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Grottoes of Catullus Sirmione, Lake Garda

KEY FEATURES of Grottoes of Catullus

In spite of the name, the Grottoes of Catullus are not caves but a Roman domus built between the first century BC and the first century AD. The villa covers an area of about two hectares, but was only partially brought to light.

The first floor is the most damaged, since the villa – already abandoned a couple of centuries after its construction – was for a long time a quarry of materials (used for example to build the other Villa of Sirmione, located in Via Antiche Mura).

The middle and lower floors are well preserved: the villa was equipped with numerous porches and terraces, a huge garden, and especially a large spa (probably added around the second century AD). On the southern side of the Villa, under an opus spicatum floor, there is a large cistern (almost 43 metres long), which collected the water needed for daily use.

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The entire building is laid on rocky slabs, the same that we see immersed in the lake: to compensate for their inclination were created rooms, which were probably used as cellars, while in other places the rock was cut.

The Grottoes of Catullus are located in an archaeological park among the most beautiful in Italy: the remains of the Villa are surrounded by more than 1500 olive trees, that make the walk really suggestive.

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Inside the park of the Grottoes there is also an Archaeological Museum, organized into three sections: prehistoric, medieval, and Roman, which houses the remains of this villa and others in the area (the one in Via Antiche Mura – Sirmione – and the one in Toscolano).

Although it has been proven that it was not the Villa of Catullus, it is certain that it was still a magnificent villa, equipped with all the comforts of the time, surrounded by olive trees and with a breathtaking view of Lake Garda.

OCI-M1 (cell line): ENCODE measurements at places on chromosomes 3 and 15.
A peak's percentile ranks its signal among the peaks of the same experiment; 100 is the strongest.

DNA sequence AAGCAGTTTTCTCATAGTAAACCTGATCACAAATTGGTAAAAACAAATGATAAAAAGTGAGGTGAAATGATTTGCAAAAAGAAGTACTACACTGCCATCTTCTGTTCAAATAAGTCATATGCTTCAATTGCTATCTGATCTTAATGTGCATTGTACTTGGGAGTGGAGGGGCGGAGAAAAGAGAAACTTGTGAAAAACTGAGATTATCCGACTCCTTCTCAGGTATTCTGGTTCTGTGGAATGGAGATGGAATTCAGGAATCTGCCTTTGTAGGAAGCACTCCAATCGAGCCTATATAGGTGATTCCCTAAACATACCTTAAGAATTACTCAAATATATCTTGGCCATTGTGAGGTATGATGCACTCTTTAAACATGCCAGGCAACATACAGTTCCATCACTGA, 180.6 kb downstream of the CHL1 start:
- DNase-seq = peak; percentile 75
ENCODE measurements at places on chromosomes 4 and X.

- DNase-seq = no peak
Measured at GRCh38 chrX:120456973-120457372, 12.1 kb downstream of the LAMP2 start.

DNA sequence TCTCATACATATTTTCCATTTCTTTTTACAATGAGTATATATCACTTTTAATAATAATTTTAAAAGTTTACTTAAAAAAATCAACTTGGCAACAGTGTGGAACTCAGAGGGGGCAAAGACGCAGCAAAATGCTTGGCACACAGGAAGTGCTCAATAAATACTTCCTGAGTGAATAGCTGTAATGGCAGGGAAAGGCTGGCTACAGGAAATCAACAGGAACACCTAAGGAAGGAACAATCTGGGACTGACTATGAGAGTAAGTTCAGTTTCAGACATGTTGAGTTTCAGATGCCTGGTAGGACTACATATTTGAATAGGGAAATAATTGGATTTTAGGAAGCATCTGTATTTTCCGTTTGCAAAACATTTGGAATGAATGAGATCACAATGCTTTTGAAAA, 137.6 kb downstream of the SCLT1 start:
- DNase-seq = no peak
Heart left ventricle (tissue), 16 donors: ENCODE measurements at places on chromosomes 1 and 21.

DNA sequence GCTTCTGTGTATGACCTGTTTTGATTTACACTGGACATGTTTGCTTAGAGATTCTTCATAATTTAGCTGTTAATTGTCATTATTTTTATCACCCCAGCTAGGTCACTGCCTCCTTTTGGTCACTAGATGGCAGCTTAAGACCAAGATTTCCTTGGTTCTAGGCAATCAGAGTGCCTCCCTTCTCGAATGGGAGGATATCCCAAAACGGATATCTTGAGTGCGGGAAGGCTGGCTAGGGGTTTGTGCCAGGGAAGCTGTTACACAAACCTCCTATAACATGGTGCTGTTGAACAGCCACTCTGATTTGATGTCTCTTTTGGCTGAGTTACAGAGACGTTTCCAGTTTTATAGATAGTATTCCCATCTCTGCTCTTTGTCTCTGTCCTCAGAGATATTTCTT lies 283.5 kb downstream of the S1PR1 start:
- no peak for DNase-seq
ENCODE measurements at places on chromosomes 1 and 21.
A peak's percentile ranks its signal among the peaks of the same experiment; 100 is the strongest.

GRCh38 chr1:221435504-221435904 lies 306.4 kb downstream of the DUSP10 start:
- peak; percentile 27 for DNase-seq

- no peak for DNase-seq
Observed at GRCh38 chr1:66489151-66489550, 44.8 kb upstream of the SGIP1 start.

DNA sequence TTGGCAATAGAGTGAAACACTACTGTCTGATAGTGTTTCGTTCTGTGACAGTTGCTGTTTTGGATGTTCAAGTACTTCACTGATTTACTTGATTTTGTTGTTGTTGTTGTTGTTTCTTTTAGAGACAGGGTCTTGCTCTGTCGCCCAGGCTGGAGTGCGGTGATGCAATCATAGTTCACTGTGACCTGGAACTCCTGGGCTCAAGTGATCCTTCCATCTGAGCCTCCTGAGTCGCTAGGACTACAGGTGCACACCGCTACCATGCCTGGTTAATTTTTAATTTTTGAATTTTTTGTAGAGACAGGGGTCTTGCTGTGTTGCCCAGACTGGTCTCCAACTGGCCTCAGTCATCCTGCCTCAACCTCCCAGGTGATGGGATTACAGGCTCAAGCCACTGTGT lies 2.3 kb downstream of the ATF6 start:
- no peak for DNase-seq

HISTORY of Grottoes of Catullus | A long known Villa

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This large villa was built several times starting from the 1st century BC, but was already abandoned in the 3rd century AD. From that moment, it became a quarry of building material useful for building other villas, and was later incorporated into the fortification walls of the city of Sirmione, and some areas were used as a cemetery.

The hypothesis that it was the residence of the famous Latin poet dates back to the fifteenth century, and is based on Carme 31, in which Catullus speaks of his return to his beloved Sirmione. However, it was later demonstrated that the Villa was built after his death, so this hypothesis is actually wrong.

The villa became an object of study during the Middle Ages, and was the destination of great artists who were interested in Roman architecture, as the master Antonio Palladio. The first real archaeological excavations, however, date back to the mid-nineteenth century, by the count Giovanni Girolamo Orti Manara.

In the 1940s, the Italian State’s Superintendence for Cultural Heritage began excavations and restoration work, which today makes it possible to appreciate the villa in all its magnificence and surrounded by its original environment, with a garden full of olive trees.


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